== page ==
STEP 1: There are N
lines.
Outer loop 
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for(int i=1; i<=N; i++) {
display current line
change line using println();
}
STEP 2: Line corresponding to a given value of i
has i
caps
(when i = 1
, there is 1 cap, when i = 2
there are 2 caps, and so on …).
Inner loop 
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for(int k=1; k<=i; k++) {
print("^");
}
COMPLETE SOLUTION
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for(int i=1; i<=N; i++) {
for(int k=1; k<=i; k++) {
print("^");
}
println();
}
Change the code so that the symbols alternate between a cap (^) and a dash () between lines.
N=6
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^
 
^ ^ ^
   
^ ^ ^ ^ ^
     
The difference from scenario 1 is that if outer loop counter i
is an odd number, it’s a cap (^
) while if the outer loop counter i
is an even number, it’s a dash (
).
So the earlier display statement
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print("^");
will change to,
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if(i%2 == 1) { //odd counter: cap
print("^");
}
else { //even counter: dash
print("");
}
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for(int i=1; i<=N; i++) {
for(int k=1; k<=i; k++) {
if(i%2 == 1) { //odd counter: cap
print("^");
}
else { //even counter: dash
print("");
}
}
println();
}
Change the code so that the symbols alternate between ^ and  within a line.
N=6
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^
^ 
^  ^
^  ^ 
^  ^  ^
^  ^  ^ 
The only change required is to use k
instead of i
to decide what symbol to print
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int N = 6;
for(int i=1; i<=N; i++) {
for(int k=1; k<=i; k++) {
if (k % 2 == 1)
print("^");
else
print("");
}
println();
}
Change the code so that the symbols alternate between ^ and  within a line and also the first symbol on each line is different from the first symbol on the previous line
N=6
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^
 ^
^  ^
 ^  ^
^  ^  ^
 ^  ^  ^
This seems like a curly problem until we realise that adding k
and i
will give the pattern required because i
goes up by one each line, swapping the “oddness” of each slot in that row.
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int N = 6;
for(int i=1; i<=N; i++) {
for(int k=1; k<=i; k++) {
if ((k+i) % 2 == 0)
print("^");
else
print("");
}
println();
}
Just like in conditions, lets see some realworld scenarios where we need to use loops.
But there is a problem. Loops usually iterate over a collection (an array, list, hashmap, etc). Since we can’t assume knowledge of the same in this document, we’re in a bit of a pickle, aren’t we?
So, instead we’ll iterate over numbers generated via a randomnumber generator.
For scenarios 1 to 3, you may assume that n
is generated using the following statement:
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int x = 1 + (int)random(100); //x can be any integer from 1 to 100
int n = 10*x; //n can be one of the values from [10, 20, ..., 1000]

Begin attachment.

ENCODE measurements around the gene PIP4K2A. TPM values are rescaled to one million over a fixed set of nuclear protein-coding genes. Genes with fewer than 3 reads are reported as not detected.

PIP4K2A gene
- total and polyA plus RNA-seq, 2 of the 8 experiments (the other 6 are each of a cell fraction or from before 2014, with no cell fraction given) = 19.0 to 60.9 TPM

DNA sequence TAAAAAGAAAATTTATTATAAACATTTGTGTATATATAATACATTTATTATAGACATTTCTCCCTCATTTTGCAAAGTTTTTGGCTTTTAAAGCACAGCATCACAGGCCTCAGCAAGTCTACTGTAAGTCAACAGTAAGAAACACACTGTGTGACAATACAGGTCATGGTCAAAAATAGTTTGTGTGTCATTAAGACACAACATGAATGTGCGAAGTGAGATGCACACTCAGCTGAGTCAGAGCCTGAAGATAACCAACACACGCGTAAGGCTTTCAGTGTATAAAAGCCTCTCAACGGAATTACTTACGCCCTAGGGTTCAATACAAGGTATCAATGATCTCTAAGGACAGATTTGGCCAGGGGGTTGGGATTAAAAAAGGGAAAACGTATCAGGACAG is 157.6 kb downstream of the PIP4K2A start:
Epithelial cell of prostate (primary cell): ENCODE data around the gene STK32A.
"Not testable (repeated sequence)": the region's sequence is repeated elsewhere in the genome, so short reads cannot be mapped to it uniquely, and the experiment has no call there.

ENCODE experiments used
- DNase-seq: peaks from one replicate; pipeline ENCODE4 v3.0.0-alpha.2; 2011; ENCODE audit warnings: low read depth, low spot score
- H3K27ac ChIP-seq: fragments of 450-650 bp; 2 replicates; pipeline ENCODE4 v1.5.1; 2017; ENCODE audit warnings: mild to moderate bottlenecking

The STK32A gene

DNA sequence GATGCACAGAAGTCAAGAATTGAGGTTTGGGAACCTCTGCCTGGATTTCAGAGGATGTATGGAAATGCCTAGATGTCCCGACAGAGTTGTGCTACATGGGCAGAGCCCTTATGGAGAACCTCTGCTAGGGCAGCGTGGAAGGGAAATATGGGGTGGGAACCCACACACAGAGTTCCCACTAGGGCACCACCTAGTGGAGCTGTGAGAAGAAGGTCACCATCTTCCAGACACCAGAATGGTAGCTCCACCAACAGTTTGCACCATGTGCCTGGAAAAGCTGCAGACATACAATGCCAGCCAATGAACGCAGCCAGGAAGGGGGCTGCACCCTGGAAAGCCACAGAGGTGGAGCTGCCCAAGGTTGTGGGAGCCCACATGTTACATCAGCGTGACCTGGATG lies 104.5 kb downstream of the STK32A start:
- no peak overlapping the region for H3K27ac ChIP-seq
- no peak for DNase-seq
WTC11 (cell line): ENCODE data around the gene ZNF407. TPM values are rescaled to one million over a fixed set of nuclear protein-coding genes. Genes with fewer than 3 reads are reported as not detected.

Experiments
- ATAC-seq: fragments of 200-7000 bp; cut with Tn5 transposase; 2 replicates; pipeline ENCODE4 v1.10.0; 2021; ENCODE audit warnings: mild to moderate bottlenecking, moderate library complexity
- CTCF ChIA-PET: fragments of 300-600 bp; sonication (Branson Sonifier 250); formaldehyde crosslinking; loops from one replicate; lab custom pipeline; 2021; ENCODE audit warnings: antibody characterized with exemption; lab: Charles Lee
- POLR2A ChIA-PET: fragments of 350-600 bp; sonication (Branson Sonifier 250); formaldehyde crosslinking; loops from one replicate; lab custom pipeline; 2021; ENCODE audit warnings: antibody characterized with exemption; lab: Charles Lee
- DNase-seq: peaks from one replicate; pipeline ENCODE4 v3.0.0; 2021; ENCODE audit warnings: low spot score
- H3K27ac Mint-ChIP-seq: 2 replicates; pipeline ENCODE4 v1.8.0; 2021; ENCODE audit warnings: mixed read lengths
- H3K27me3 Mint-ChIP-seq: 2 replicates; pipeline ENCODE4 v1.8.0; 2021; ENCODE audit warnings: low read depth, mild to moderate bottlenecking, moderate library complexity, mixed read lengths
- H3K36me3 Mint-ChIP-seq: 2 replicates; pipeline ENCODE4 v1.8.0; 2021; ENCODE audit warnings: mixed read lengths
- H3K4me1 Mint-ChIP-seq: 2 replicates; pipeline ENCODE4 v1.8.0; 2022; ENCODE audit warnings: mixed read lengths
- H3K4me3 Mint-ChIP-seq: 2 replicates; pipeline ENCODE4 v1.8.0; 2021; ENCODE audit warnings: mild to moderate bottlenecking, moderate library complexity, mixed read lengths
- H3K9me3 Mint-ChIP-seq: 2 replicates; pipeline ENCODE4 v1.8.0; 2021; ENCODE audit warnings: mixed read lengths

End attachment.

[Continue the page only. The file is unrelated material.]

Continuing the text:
Write a piece of code that determines the number of times we get a 6 when a normal 6faced die is rolled n
times.
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int x = 1 + (int)random(100); //x can be any integer from 1 to 100
int n = 10*x; //n can be one of the values from [10, 20, ..., 1000]
int total = 0;
for(int i = 0; i < n; i++){
int thisRoll = (int)random(1,7);
if (thisRoll == 6){
total++;
}
}
println(total);
Write a piece of code that determines the average outcome when a normal 6faced dice is rolled n
times.
You should expect to get 3 just about every time right?
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int x = 1 + (int)random(100); //x can be any integer from 1 to 100
int n = 10*x; //n can be one of the values from [10, 20, ..., 1000]
int total = 0;
for(int i = 0; i < n; i++){
int thisRoll = (int)random(1,7);
total = total+thisRoll;
}
println(total/n);
For this scenario, you should assume that n
is generated using the following statement:
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int n = (int)random(101); //n can be any integer from 0 to 100
Consider a party where there are 4 people. Call them Alice, Bob, Charles and Diane. Assuming they are all friendly and logical people, the following handshakes will take place:
Thus, there are 3+2+1 = 6 handshakes for 4 people.
If a fifth person (Eddie) joins the party, he shakes hands with all others.
Thus, there are 4
+3+2+1 = 10 handshakes for 5 people.
A table summarizing this pattern is given below,
Number of people  Number of handshakes 

1  0 
2  1 
3  2+1 
4  3+2+1 
5  4+3+2+1 
…  
n  (n1) + (n2) + …. + 2 + 1 
There is actually a very elegant formula to get this value, but for the purpose of our exercise, we’d like you to compute the number of handshakes in a party of n
people using a loop.
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int n = (int)random(101); //x can be any integer from 1 to 100
int handshakes = 0;
for(int i = n1; i > 0; i){
handshakes = handshakes + i;
}
println(n + " people means");
println(handshakes + " handshakes");